A Message from Mr. Green

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Dear Henderson Mill Community,

My dad bought a corvette. It was 1988. I can’t tell you how excited his almost 17 year old son was. Bright red, with a black leather interior with red stitching, a removable roof, 7 gears. It was a beauty! My father loved to drive. He loved the open road, rolling down his window, watching the scenery pass by, feeling the wind through his hair. At the time, my parents also had a sailboat. Those that knew him well used to say that he tied the boat up in Narragansett Bay, over 2 hours from home not because the sailing was better there, but rather so he could drive there on the weekends, with a purpose. He loved how that car took him to Rhode Island and later to Maine after my parents divorced. It was over three hours up to the boat in Maine. My father loved that car. He fought with himself about selling it. He knew he needed to do it. The corvette is not made for the snow and ice of New England. Eventually he did; he traded it in for a much more practical Ford Explorer and then finally a better compromise, a Saab. Who knows what he would have done if he knew that 5 years later he would have his first heart attack that landed him in the hospital needing quadruple bypass surgery, or that 7 years after that he would suffer his second one and would not survive. Monday was his birthday, he would have been 81 years old. He is, however, etched in our minds at the ripe young age of 63.

Many of you know that I strive to be the kind of father to my personal children that he was to me. Sometimes more successfully than others. He was amazing! He managed to do it all, the breadwinner, the team coach, and always there for my performances. He instilled that healthy amount of fear in his children and pushed my brother and me to work hard and do and be more than our best. Simply amazing.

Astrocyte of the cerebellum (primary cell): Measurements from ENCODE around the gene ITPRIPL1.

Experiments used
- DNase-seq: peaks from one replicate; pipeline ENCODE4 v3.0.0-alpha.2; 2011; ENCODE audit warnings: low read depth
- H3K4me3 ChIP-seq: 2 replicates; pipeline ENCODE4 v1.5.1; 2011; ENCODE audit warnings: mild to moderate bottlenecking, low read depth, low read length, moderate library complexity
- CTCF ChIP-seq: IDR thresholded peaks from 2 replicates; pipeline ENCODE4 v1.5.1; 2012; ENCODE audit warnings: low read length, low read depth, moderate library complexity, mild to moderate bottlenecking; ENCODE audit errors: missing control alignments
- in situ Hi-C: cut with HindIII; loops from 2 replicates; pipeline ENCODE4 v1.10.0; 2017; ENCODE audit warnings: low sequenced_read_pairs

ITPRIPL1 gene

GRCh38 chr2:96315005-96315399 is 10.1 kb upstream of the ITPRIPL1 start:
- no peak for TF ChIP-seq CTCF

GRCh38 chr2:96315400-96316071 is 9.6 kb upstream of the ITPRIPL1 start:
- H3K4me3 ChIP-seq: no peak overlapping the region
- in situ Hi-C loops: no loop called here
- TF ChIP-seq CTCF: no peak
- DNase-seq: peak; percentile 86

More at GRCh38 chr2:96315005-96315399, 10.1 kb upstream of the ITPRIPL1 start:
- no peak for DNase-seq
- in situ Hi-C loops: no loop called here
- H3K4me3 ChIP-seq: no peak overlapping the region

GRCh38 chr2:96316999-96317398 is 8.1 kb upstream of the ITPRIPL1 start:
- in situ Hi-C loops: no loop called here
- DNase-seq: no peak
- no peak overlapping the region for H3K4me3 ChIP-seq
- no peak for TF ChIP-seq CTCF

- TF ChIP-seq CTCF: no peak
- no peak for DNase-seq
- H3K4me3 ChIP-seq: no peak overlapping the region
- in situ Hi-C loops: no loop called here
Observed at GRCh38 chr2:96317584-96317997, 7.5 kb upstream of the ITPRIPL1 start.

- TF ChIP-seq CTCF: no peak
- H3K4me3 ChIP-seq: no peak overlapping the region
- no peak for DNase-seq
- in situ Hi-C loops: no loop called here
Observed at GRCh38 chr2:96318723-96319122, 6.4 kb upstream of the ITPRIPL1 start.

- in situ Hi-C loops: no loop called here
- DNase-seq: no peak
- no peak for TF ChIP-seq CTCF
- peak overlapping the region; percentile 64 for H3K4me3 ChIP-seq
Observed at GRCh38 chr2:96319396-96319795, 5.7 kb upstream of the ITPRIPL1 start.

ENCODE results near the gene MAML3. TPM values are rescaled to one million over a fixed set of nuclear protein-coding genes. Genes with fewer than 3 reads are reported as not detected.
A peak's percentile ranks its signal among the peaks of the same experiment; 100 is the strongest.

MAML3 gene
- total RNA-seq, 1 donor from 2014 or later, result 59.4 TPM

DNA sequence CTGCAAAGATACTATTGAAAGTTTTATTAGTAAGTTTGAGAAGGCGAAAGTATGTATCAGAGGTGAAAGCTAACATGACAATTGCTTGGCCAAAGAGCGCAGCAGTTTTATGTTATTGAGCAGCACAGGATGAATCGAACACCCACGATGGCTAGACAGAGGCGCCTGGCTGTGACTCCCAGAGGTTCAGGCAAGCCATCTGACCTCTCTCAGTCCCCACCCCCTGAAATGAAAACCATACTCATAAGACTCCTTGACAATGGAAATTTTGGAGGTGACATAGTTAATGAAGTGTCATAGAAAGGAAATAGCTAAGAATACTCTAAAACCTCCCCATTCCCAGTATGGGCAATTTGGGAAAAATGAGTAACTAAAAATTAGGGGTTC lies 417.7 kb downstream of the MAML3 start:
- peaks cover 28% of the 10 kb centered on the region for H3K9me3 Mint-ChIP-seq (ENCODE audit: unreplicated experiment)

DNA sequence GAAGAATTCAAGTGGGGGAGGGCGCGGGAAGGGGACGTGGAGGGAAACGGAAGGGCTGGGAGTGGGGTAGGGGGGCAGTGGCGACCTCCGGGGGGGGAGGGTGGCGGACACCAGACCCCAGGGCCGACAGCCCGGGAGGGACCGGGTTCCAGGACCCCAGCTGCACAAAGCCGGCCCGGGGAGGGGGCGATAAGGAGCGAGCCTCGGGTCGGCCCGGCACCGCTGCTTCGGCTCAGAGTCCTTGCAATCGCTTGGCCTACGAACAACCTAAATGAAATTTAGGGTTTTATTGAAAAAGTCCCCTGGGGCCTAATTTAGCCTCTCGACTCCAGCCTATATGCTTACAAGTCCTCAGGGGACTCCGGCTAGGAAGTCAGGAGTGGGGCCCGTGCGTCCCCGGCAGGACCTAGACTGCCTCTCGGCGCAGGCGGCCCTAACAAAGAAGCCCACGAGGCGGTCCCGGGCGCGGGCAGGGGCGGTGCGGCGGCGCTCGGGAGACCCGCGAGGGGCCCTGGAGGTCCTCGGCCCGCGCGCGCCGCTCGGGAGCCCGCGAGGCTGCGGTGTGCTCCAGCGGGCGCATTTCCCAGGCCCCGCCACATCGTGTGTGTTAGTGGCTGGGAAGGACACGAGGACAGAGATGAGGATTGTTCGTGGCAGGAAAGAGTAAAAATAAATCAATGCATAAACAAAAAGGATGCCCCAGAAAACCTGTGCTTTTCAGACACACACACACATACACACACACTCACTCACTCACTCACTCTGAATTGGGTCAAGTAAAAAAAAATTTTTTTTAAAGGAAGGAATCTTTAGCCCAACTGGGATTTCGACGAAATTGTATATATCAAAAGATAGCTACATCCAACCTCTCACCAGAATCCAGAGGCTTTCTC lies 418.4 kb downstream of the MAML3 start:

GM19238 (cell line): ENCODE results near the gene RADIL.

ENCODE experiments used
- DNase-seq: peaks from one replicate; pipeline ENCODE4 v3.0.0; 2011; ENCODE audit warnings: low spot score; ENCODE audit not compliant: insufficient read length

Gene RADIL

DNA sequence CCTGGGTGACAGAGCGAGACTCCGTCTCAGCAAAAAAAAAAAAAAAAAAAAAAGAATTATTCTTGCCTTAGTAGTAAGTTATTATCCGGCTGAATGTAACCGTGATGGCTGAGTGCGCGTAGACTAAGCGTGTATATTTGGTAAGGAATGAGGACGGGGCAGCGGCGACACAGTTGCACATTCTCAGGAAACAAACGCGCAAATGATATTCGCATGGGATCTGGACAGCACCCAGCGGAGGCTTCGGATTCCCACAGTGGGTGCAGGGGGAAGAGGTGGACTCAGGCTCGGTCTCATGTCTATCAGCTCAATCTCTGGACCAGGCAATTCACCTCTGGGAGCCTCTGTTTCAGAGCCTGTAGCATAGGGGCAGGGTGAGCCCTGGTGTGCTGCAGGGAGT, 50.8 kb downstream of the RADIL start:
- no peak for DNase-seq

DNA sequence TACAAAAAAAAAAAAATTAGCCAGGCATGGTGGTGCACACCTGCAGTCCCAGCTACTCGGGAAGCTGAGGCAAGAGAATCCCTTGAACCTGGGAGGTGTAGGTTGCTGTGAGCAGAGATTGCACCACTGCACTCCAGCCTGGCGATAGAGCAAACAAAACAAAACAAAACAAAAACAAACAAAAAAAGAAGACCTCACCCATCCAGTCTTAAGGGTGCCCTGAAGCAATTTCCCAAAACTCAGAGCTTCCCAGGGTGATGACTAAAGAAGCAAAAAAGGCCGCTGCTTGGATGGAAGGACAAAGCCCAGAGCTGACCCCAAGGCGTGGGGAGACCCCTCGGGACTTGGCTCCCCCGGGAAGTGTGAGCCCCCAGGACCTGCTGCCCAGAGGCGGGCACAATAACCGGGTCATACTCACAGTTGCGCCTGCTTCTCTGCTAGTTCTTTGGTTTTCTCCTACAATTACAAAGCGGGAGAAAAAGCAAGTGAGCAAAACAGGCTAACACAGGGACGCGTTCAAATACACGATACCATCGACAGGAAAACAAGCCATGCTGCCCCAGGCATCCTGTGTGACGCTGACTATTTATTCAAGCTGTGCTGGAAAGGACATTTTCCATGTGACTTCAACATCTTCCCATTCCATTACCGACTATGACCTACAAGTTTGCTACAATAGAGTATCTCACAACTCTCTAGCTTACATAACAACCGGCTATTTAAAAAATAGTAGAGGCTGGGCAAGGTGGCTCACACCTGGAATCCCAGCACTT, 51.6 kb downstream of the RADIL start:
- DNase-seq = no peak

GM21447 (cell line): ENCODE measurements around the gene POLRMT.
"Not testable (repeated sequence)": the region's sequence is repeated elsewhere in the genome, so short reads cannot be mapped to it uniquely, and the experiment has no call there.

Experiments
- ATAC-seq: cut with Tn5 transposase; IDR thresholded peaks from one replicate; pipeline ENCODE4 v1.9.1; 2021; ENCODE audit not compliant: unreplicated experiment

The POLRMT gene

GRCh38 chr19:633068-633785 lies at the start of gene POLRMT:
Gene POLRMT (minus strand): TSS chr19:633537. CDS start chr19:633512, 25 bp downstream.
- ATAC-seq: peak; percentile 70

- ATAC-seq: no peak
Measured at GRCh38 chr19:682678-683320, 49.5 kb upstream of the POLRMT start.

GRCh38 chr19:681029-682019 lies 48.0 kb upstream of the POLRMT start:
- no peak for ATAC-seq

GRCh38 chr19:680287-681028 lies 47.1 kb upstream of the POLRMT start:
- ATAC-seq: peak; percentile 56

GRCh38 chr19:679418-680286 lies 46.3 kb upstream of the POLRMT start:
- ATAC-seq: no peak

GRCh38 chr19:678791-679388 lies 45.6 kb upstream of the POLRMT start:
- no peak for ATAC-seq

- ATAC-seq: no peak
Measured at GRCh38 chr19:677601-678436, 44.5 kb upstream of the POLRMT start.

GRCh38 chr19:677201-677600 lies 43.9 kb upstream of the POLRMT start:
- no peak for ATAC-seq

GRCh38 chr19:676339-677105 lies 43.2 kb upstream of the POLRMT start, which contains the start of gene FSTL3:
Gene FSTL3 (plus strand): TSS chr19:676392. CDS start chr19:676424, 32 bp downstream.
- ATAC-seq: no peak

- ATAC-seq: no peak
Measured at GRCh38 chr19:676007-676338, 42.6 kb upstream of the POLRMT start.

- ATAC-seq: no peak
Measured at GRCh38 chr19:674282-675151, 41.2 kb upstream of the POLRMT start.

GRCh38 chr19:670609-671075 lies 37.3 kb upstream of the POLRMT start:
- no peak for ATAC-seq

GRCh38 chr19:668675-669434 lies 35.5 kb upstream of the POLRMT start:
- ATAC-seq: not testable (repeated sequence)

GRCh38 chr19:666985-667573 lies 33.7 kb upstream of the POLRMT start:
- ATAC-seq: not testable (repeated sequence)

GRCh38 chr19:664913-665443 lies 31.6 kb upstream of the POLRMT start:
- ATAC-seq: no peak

He also talked about how important it was to enjoy the work you do. He was a head-hunter. He helped people find better jobs and, in the process, he built a company that provided for many families. I’ve tried to follow his example in that realm as well. I love the work we’re doing at Henderson Mill ES. I am so very proud of it. Looking at our teachers and staff:

  • I see a team with a compelling, inspiring vision and mission
  • I see a team who plans for how to make that vision a reality and works that plan every day
  • I see professionals who strive to refine their skills and hone their craft to be the best they can be
  • I see a future driving toward our vision that is paved with new, exciting challenges met with continued optimism, resolve, growth and success

So, in some ways, I’m a lot like my dad. And, in some ways, I’m very different. I’m not much into cars. After a three-hour car ride, I start to get the itch to get out and explore. Those cars are pretty, but my head knows better than to allow my heart to make foolhardy decision. I am more of a traveler. You know that over the past 5 summers we have travelled: the UK, out West, to Greece, Alaska and the Canadian Rockies, and most recently to Israel. Through these trips we’re trying to help my children, Lily and Nathan, become citizens of the world. We’ve dreamed for a long time of doing that through an even more immersive experience than three weeks in the summer. That dream sat quietly for over 7 years while I focused on preparing for and then participating in our amazing work together here. The time has come to both nurture that dream and to achieve a better balance that will allow me to be the kind of dad I want to be.

So, this summer, we plan to travel to Quito, Ecuador… And to stay for two years.

The day my father passed, 17 years ago, was the saddest day of my life. Today ranks right up there. Truly the thought of leaving you, this school, this community, is perhaps the scariest thing I’ve done.

In the weeks that follow, I will pledge to you that you will get me, the full me, the dedicated, hard-working me that you have always had. There will be no phasing out. There will be only hard work as we plan for and reinforce the path forward that we all have charted and are living. There will be no pause because I will not be here next year. There will only be more careful, strategic planning to ensure that everything is in place for the year and the work lies ahead. I care deeply for all of you, I know with all my heart and soul that the best is yet to come for HMES, and greatly appreciate all of the opportunities that you have given to me to grow as an educational leader and to serve you and our school.

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